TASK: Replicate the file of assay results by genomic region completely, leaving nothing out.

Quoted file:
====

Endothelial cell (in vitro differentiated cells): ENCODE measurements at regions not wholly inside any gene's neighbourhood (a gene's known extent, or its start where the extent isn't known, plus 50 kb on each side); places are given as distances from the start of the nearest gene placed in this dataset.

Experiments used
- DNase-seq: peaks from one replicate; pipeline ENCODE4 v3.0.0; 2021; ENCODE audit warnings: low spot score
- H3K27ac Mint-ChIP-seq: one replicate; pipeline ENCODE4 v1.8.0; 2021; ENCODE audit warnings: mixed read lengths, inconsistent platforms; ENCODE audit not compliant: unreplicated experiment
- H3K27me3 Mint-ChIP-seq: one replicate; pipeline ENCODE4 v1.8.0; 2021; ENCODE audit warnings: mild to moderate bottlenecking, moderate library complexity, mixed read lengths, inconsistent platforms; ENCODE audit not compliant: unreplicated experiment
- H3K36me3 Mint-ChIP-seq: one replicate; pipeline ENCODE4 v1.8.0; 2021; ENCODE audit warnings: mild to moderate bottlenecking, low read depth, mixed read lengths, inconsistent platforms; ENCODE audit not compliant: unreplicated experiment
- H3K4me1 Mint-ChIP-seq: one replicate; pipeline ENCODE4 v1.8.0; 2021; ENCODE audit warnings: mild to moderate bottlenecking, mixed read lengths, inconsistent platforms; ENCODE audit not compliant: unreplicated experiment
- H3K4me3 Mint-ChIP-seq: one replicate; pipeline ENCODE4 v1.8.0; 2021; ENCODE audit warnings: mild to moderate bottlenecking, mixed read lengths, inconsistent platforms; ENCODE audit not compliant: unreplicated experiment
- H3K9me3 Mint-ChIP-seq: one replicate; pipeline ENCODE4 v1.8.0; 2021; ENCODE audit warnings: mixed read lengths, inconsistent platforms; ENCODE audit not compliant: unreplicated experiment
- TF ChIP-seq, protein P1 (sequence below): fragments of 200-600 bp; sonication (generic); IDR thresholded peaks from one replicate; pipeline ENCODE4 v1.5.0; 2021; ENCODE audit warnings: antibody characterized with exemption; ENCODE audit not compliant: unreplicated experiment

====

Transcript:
Endothelial cell (in vitro differentiated cells): ENCODE measurements at regions not wholly inside any gene's neighbourhood (a gene's known extent, or its start where the extent isn't known, plus 50 kb on each side); places are given as distances from the start of the nearest gene placed in this dataset.

Experiments used
- DNase-seq: peaks from one replicate; pipeline ENCODE4 v3.0.0; 2021; ENCODE audit warnings: low spot score
- H3K27ac Mint-ChIP-seq: one replicate; pipeline ENCODE4 v1.8.0; 2021; ENCODE audit warnings: mixed read lengths, inconsistent platforms; ENCODE audit not compliant: unreplicated experiment
- H3K27me3 Mint-ChIP-seq: one replicate; pipeline ENCODE4 v1.8.0; 2021; ENCODE audit warnings: mild to moderate bottlenecking, moderate library complexity, mixed read lengths, inconsistent platforms; ENCODE audit not compliant: unreplicated experiment
- H3K36me3 Mint-ChIP-seq: one replicate; pipeline ENCODE4 v1.8.0; 2021; ENCODE audit warnings: mild to moderate bottlenecking, low read depth, mixed read lengths, inconsistent platforms; ENCODE audit not compliant: unreplicated experiment
- H3K4me1 Mint-ChIP-seq: one replicate; pipeline ENCODE4 v1.8.0; 2021; ENCODE audit warnings: mild to moderate bottlenecking, mixed read lengths, inconsistent platforms; ENCODE audit not compliant: unreplicated experiment
- H3K4me3 Mint-ChIP-seq: one replicate; pipeline ENCODE4 v1.8.0; 2021; ENCODE audit warnings: mild to moderate bottlenecking, mixed read lengths, inconsistent platforms; ENCODE audit not compliant: unreplicated experiment
- H3K9me3 Mint-ChIP-seq: one replicate; pipeline ENCODE4 v1.8.0; 2021; ENCODE audit warnings: mixed read lengths, inconsistent platforms; ENCODE audit not compliant: unreplicated experiment
- TF ChIP-seq, protein P1 (sequence below): fragments of 200-600 bp; sonication (generic); IDR thresholded peaks from one replicate; pipeline ENCODE4 v1.5.0; 2021; ENCODE audit warnings: antibody characterized with exemption; ENCODE audit not compliant: unreplicated experiment